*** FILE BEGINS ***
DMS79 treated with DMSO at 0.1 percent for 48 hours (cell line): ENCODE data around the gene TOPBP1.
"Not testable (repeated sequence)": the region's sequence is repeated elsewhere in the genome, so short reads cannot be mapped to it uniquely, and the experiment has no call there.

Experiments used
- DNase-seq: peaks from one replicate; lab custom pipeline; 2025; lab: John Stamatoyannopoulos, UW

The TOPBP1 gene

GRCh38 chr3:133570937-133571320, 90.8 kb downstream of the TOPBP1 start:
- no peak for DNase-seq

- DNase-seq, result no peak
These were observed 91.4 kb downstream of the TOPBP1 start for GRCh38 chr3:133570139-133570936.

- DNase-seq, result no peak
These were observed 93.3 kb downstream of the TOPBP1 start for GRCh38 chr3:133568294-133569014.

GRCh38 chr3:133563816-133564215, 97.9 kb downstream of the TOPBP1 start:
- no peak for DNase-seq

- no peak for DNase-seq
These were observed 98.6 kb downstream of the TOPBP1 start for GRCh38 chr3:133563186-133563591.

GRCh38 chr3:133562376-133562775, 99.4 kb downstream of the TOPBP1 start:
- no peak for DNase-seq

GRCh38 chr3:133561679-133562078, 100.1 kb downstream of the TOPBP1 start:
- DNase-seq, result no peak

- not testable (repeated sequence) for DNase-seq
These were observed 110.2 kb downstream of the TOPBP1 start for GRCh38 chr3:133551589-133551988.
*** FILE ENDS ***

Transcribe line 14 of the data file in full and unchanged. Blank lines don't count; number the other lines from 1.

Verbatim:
- no peak for DNase-seq